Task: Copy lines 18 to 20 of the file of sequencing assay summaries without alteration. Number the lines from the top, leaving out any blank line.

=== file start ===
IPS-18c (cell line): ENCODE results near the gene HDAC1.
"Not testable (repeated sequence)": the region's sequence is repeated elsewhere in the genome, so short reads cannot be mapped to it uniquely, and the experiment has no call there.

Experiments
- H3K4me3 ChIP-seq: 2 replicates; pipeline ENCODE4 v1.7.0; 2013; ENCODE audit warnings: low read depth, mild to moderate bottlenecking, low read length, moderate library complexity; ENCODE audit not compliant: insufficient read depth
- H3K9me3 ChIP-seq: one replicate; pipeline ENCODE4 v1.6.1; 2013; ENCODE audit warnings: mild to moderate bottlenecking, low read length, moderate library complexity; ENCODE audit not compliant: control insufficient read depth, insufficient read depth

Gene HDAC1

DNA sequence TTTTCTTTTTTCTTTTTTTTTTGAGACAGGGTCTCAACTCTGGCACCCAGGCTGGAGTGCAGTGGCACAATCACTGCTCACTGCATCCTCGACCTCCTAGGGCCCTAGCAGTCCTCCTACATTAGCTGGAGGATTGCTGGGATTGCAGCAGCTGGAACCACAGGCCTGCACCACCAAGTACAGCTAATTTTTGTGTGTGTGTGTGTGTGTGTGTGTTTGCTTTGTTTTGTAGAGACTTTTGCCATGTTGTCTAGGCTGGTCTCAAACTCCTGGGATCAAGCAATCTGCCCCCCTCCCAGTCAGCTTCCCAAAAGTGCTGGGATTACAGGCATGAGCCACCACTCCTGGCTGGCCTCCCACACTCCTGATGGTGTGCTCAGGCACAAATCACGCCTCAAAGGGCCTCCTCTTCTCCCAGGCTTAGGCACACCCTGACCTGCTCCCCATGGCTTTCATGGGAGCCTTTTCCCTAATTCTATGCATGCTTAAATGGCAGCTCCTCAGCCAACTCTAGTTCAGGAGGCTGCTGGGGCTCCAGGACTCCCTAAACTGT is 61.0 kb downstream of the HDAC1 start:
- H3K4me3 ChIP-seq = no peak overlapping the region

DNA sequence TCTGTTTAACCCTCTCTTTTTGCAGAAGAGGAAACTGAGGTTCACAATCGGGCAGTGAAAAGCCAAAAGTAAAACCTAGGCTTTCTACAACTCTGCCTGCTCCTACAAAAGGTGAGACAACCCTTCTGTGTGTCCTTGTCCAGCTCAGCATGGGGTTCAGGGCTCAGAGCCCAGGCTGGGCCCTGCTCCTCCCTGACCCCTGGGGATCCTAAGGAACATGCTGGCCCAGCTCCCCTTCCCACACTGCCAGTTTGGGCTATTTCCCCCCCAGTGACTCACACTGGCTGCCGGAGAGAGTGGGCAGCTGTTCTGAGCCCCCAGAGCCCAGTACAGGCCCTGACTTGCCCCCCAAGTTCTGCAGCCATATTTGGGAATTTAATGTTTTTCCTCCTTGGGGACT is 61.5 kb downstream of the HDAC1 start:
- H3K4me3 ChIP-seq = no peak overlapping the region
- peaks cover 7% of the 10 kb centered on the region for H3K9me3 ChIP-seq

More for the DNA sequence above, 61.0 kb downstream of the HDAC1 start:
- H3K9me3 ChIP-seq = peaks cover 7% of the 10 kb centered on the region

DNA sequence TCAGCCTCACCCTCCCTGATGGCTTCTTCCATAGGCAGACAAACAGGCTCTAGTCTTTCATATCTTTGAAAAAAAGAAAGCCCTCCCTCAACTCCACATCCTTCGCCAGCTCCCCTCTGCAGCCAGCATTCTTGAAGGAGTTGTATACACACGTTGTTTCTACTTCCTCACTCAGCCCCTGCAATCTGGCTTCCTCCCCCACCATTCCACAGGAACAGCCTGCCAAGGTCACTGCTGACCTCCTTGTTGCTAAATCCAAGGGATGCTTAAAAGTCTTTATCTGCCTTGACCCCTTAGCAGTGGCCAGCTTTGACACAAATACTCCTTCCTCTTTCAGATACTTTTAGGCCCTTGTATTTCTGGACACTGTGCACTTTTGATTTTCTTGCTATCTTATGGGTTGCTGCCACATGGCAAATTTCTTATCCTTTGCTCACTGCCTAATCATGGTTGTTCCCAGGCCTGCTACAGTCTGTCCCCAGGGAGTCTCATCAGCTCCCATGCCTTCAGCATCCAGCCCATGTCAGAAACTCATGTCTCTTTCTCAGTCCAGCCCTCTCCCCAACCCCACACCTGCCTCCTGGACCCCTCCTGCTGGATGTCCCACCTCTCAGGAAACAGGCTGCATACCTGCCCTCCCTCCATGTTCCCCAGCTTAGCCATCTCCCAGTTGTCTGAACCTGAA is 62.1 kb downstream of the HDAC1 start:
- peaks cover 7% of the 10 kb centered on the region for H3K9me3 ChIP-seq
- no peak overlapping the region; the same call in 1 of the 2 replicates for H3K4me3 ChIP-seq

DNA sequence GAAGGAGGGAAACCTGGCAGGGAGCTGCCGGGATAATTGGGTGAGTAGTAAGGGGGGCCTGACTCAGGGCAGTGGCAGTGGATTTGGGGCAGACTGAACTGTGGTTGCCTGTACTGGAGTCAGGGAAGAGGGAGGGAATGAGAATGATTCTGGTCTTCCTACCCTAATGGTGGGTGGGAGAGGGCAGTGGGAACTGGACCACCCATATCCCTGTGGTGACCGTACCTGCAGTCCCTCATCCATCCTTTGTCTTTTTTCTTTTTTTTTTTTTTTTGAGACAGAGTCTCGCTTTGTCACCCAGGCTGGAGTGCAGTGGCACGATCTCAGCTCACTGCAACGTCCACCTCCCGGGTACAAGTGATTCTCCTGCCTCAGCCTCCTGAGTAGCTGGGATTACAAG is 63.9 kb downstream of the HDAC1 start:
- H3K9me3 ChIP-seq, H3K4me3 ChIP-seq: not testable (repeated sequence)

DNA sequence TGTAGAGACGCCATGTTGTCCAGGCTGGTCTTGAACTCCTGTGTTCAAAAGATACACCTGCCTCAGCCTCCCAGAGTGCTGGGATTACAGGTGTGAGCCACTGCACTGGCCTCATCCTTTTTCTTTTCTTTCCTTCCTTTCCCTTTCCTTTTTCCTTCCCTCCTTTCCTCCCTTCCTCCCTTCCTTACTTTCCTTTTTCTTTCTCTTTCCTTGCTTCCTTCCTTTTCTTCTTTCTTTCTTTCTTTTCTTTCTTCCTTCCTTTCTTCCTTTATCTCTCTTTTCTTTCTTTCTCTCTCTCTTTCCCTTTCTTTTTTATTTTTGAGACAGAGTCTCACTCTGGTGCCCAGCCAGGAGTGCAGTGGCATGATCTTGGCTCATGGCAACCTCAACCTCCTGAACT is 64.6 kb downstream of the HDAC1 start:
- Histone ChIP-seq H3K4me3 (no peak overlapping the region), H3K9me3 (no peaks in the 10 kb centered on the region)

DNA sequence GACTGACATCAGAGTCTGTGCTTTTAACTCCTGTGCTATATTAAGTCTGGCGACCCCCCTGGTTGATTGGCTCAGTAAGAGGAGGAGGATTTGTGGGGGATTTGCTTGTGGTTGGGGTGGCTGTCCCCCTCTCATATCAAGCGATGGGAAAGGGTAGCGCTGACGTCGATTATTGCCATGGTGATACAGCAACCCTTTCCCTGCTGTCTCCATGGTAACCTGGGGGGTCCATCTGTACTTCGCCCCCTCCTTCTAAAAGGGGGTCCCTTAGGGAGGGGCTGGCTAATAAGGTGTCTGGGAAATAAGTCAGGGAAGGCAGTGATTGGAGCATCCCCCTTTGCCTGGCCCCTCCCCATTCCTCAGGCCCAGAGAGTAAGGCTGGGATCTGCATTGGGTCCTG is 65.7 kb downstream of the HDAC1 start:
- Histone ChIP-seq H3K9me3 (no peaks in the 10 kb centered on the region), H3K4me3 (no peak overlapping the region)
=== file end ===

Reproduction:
- H3K9me3 ChIP-seq, H3K4me3 ChIP-seq: not testable (repeated sequence)

DNA sequence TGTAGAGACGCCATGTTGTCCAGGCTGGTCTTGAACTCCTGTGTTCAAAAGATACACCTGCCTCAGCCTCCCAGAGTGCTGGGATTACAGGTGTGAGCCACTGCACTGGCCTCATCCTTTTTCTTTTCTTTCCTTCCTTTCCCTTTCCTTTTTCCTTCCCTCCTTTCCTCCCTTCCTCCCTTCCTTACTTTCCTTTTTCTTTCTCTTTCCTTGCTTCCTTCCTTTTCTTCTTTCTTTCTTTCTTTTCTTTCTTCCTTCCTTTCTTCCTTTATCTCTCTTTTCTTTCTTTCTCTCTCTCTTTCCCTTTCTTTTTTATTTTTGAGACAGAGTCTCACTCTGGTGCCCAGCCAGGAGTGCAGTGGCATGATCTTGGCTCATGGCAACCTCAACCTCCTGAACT is 64.6 kb downstream of the HDAC1 start:
- Histone ChIP-seq H3K4me3 (no peak overlapping the region), H3K9me3 (no peaks in the 10 kb centered on the region)